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Tuesday, 30 September 2014

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Carlisle drug dealer who had disguised stun gun cries as he gets prison term

A drug dealer caught with an electric stun gun disguised as a mobile phone has been jailed.

Benjamin Stout photo
Benjamin Stout

Benjamin Stout, 22, of Red Bank Terrace, Currock, Carlisle, appeared at the city’s crown court.

The court heard that on March 12 this year, police saw Stout in Orton Road, off Wigton Road.

They had been suspicious of the way he was behaving and searched him, finding 13.5g – just under half an ounce – of cannabis and a set of scales.

Officers then searched a property in Orton Road, where Stout’s girlfriend lived, and where, unaware to her, he had stored 10 bags of cannabis, each weighing around one oz. Brendan Burke, prosecuting, told the court: “She expressed her anger at having been used that way.”

The drugs would have had a street value of at least £2,687. However, Mr Burke added that it was unlikely that Stout had been street dealing.

“He was somewhat further up the chain.”

During a search of Stout’s own home, officers found the electric stun gun, which was disguised as a mobile phone.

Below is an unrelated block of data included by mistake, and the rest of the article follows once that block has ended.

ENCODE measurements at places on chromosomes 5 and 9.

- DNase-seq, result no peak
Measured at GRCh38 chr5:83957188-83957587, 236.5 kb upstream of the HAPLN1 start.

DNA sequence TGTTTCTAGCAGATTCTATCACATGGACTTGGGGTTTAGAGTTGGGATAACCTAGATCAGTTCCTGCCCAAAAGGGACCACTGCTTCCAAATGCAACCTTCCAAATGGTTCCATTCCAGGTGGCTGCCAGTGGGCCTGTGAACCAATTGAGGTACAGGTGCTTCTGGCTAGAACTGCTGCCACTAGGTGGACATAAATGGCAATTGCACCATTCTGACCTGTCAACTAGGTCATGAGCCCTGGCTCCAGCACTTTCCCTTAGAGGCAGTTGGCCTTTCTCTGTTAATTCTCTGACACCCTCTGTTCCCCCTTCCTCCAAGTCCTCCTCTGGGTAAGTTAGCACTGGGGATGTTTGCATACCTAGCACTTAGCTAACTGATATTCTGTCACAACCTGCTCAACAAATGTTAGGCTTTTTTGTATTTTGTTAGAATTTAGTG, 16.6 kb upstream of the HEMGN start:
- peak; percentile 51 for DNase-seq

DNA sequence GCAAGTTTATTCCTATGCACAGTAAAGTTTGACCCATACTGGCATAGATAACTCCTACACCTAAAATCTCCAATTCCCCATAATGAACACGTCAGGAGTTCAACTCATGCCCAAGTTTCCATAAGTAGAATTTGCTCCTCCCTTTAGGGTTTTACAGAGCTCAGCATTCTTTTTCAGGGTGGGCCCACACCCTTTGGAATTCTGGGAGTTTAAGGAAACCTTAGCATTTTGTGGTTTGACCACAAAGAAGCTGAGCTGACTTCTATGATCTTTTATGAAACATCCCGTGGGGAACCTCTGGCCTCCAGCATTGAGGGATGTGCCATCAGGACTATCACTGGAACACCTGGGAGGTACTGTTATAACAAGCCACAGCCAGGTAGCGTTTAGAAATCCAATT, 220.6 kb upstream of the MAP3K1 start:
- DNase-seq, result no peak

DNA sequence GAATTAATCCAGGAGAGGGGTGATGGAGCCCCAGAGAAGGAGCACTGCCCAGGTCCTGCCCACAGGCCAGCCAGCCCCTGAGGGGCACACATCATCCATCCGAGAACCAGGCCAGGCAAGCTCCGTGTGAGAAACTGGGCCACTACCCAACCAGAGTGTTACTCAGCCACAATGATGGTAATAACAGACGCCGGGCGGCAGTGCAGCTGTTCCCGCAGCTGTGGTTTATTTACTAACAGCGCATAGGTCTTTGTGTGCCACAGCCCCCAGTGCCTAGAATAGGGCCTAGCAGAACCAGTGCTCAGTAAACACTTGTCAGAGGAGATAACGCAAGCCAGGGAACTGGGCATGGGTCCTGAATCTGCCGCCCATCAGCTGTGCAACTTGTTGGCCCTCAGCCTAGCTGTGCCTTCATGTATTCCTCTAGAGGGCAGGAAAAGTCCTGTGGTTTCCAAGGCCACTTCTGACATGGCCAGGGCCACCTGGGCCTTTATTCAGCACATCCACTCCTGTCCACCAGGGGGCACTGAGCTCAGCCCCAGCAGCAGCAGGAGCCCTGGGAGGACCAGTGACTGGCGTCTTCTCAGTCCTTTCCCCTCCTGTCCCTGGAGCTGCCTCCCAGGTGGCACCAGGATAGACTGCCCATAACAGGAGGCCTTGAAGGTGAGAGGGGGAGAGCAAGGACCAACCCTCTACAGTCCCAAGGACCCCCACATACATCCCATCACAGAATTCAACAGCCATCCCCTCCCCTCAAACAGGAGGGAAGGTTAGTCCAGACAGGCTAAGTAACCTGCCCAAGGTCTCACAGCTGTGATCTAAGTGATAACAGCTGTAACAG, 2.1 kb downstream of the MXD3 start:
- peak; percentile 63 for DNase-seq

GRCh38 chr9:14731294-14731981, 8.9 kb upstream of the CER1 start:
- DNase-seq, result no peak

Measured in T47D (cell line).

This was tested by police, who found it could completely immobilise anyone within five seconds.

Stout had previously pleased guilty to charges of possession of cannabis with intent to supply and possession of the weapon. The court also heard that these crimes were committed during the suspension period for a 12-month sentence imposed in October 2012.

On that occasion, Stout had admitted aiding and abetting a man involved in a drugs offence. He had pleaded guilty to aiding, betting or procuring a police staff worker to disclose confidential information and commit misconduct in a public office.

Elizabeth Muir, defending, said: “He is now 22 years-old and he has got himself into an extremely serious predicament.”

She added that Stout had started dealing cannabis after becoming a user of the drug himself.

Stout had originally claimed that the stun gun was not his but Mrs Muir said he now accepted it was his property.

She urged Judge Paul Batty QC, presiding, not to pass a sentence which would “crush all the hope he has”.

Judge Batty said: “You were not a simple street-level dealer of cannabis, you were dealing cannabis to others lower down the ladder and chain of supply.”

He also described the weapon as “effectively an electric stun gun”.

Judge Batty sentenced Stout to a total of five years in prison. Four of these were for possession of the weapon, with concurrent 12-month terms added for the suspended sentence and the cannabis charges.

Stout cried as he was led away by court officers.

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